Answer d: No, I need somebody to set it up, but then I want to learn how to do fairly major things
Randy sez: See my comments to Answer c above. Tell your webmaster this is what you want to do. Make them tell you in advance what tools you’ll need to buy in order to work on the site. Make them tell you how much time it’ll take for you to learn how to use these tools, and how much it’ll cost you. Any webmaster should know the answers to these questions and be able to explain them to you in plain English.
Answer e: No, but I can use one of those programs like DreamWeaver or FrontPage that does all the hard stuff; I’m willing to spend some time to learn to use them
Randy sez: Good for you! Both of these programs can produce quite complicated web sites. It would be wise to get some training. The truth is that an amateur can create a bad structural design using these tools (just as an amateur artist can create bad art using powerful graphics tools like PhotoShop or FireWorks). There are classes at many community colleges that will get you going. And there an infinite number of books on how to use these tools.
Answer f: No, but I can learn how to hand-code my pages; just tell me what books to buy!
Randy sez: This was my own approach, and it’s served me well (with the caveat that I don’t do my own graphics — I hire that out). The books go quickly out of date, and they’re all geared to different kinds of people. Go to a good bookstore, look at the Web Design section, and look at every single book on a given subject. Pick the two that seem best geared to you and buy them. One will turn out to be a lot more useful than the other, but you won’t realize this until you’ve read 200 pages of each. Start with books on HTML. Then learn CSS. After that, a good book on PHP might be useful.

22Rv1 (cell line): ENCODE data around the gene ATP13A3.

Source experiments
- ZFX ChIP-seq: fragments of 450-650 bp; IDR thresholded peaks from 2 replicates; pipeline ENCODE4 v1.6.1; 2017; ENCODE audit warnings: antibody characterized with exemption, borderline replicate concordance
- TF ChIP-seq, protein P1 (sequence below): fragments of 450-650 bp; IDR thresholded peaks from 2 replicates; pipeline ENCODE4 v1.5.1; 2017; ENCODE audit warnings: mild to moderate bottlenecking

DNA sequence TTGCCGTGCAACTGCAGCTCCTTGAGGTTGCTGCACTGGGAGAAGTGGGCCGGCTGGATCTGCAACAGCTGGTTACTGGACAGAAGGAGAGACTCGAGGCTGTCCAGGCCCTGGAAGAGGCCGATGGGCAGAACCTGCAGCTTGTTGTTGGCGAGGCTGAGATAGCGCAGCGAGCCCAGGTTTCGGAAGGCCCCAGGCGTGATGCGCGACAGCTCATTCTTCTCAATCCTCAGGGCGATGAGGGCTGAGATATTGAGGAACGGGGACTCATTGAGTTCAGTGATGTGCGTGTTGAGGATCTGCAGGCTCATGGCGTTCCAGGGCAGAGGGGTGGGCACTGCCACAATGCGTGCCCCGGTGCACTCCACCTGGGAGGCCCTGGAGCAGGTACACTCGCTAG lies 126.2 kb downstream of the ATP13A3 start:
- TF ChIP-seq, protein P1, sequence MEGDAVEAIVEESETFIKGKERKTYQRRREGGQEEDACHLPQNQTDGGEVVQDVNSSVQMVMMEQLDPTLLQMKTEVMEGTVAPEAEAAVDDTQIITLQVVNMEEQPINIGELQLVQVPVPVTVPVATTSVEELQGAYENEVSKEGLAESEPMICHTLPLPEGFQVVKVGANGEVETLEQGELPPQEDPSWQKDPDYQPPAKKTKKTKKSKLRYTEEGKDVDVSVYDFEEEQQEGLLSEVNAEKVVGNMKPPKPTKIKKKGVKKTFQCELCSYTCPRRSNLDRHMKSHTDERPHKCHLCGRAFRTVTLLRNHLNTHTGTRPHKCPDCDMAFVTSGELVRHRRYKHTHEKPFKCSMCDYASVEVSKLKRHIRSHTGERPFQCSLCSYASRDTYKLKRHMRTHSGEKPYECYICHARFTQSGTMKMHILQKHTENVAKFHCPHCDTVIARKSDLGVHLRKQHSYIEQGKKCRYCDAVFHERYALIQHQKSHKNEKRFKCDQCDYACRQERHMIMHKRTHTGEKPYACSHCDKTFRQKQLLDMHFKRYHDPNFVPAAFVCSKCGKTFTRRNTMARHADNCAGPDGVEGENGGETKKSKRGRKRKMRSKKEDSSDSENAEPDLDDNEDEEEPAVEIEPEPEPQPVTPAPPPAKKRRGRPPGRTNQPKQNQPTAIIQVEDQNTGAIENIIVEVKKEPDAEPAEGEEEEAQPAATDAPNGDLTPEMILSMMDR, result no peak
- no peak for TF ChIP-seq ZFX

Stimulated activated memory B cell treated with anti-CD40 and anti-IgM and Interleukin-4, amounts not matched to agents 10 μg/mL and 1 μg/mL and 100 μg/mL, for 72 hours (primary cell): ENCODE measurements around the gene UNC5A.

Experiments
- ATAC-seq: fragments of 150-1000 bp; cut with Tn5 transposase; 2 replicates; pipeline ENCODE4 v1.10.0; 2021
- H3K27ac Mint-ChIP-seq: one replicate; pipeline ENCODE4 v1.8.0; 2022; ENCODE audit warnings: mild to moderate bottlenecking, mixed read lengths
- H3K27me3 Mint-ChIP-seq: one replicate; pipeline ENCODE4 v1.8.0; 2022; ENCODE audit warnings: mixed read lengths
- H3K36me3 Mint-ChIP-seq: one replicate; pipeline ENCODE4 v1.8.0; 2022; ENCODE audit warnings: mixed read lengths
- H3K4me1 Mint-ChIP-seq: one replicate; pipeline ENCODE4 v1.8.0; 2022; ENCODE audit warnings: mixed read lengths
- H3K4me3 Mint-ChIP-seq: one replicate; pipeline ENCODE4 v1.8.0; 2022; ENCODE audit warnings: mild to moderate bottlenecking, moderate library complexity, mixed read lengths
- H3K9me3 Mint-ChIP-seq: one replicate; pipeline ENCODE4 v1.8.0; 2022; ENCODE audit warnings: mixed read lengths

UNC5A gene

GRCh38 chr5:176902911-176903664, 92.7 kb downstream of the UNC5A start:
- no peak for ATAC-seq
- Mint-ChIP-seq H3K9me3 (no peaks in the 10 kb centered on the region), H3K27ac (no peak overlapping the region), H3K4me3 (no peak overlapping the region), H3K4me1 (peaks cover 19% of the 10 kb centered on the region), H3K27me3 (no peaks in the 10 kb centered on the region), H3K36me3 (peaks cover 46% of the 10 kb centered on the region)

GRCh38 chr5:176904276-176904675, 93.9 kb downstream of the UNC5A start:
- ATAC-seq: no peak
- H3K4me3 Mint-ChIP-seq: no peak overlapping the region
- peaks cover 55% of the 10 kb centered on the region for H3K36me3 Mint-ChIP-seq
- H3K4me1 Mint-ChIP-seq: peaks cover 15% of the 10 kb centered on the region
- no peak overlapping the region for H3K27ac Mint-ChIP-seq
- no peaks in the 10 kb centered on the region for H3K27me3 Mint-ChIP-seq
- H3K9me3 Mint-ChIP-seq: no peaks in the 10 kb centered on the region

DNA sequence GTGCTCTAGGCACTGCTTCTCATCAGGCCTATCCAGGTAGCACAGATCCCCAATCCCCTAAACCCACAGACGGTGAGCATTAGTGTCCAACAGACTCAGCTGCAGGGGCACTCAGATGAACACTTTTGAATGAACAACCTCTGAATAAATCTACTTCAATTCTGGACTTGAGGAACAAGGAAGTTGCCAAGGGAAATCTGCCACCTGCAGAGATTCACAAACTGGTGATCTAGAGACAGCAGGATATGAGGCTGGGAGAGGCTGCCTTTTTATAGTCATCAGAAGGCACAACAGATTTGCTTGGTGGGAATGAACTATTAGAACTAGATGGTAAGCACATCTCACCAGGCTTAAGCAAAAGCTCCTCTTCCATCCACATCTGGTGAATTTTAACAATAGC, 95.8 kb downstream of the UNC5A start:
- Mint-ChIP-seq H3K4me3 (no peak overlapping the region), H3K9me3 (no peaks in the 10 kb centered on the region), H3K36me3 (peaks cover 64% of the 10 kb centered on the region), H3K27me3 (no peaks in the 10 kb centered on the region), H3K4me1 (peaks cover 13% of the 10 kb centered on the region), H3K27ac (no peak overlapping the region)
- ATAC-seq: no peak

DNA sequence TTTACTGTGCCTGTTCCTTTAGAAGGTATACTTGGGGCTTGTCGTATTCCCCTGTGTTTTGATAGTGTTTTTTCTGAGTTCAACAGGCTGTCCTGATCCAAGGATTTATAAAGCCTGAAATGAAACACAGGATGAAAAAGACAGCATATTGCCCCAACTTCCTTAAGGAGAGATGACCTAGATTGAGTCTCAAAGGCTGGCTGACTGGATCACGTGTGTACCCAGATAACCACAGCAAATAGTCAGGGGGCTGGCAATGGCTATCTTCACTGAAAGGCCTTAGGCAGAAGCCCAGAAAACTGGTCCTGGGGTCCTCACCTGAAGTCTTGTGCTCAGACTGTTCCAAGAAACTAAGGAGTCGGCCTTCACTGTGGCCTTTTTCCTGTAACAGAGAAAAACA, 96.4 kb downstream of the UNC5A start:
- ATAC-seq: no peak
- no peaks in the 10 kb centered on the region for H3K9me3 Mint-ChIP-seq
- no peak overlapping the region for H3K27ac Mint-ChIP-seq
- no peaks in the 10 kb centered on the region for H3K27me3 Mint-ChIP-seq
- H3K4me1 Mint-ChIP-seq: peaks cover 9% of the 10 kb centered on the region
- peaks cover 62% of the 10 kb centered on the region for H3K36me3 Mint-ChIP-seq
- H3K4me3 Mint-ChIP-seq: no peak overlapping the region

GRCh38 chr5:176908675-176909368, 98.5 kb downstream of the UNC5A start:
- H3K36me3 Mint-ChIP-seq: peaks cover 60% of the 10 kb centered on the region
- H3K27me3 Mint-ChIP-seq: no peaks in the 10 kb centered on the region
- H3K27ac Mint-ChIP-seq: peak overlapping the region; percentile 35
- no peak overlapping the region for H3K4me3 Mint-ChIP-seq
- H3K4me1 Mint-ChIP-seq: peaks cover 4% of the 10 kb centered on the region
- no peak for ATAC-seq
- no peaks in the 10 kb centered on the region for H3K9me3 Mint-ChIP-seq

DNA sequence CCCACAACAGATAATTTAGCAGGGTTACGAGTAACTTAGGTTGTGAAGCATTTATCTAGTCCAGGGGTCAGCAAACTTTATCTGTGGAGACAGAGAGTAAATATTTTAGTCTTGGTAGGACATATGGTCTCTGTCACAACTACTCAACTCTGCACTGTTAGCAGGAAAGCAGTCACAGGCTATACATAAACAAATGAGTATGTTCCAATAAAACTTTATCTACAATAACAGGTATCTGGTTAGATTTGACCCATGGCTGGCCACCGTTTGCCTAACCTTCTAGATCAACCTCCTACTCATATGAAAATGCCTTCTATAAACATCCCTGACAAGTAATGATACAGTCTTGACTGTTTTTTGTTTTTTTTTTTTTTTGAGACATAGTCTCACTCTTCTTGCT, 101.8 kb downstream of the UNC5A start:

Randy sez: Then you are where I am now (except I don’t care for Perl and haven’t really got far into Ruby yet). Each of these tools has its place. If you know all these, go to it. You’ll soon have a great web site.
Question 7) How much do you want to spend on your site?
Answer a: I want a free site
Randy sez: You can build a free site. There are places that host a free site. There is a major disadvantage, though. If you get a free site, the domain will not be yours. And if you ever decide to move your free site, any links that go to your site will break. If you spend a few dollars per month to have a site on your own domain (for example, my domain here is www.AdvancedFictionWriting.com), then you can move your site to a new hosting service at any time, and all the links to your site will still work. So be careful! Are you sure you really want it free? One of your free options is to put up a free blog on Blogspot.com or WordPress.com. Lots of people do this. Some of these blogs are quite successful. But as we discussed a few weeks ago, your web site doesn’t get that traffic, and that might be a problem for you.
Answer b: Nothing up front, and less than $10 per month for maintenance
Randy sez: Hmmmm, this has about the same disadvantages as a free site. See the above comments.
Answer c: A few hundred bucks up front, and as little as possible for maintenance.
Randy sez: For this price, you’ll need to do most of the work yourself, or pay for a small site. A small site can be a GOOD site, of course. A blog, in fact, might be a good option, since it should be quite to cheap to pay somebody to create a blog for you. Any good webmaster should be able to create a blog on your own domain and teach you how to use it for a few hundred bucks.
Answer d: A couple of thousand dollars up front, and less than $100 per month after that
Randy sez: You can get a very nice web site for that kind of money. Of course, that might be overkill. You should look at your answers to Questions 1 through 5 to see if you need that much web site. (Maybe you do, maybe you don’t. Only you know the answers. It all depends what your goals are.)
Answer e: Cost is no object; give me the best!
Randy sez: I don’t hire myself out to do web sites, but . . . if cost is REALLY no object, send me a million dollars via certified check and I will give you a very nice site. Very nice. Of course, once again I’d caution you to first make sure that you really need a Ferrari, if a Honda might do the job for you. Again, this comes down to the things you really need your site to be able to do, and you are the sole judge of that.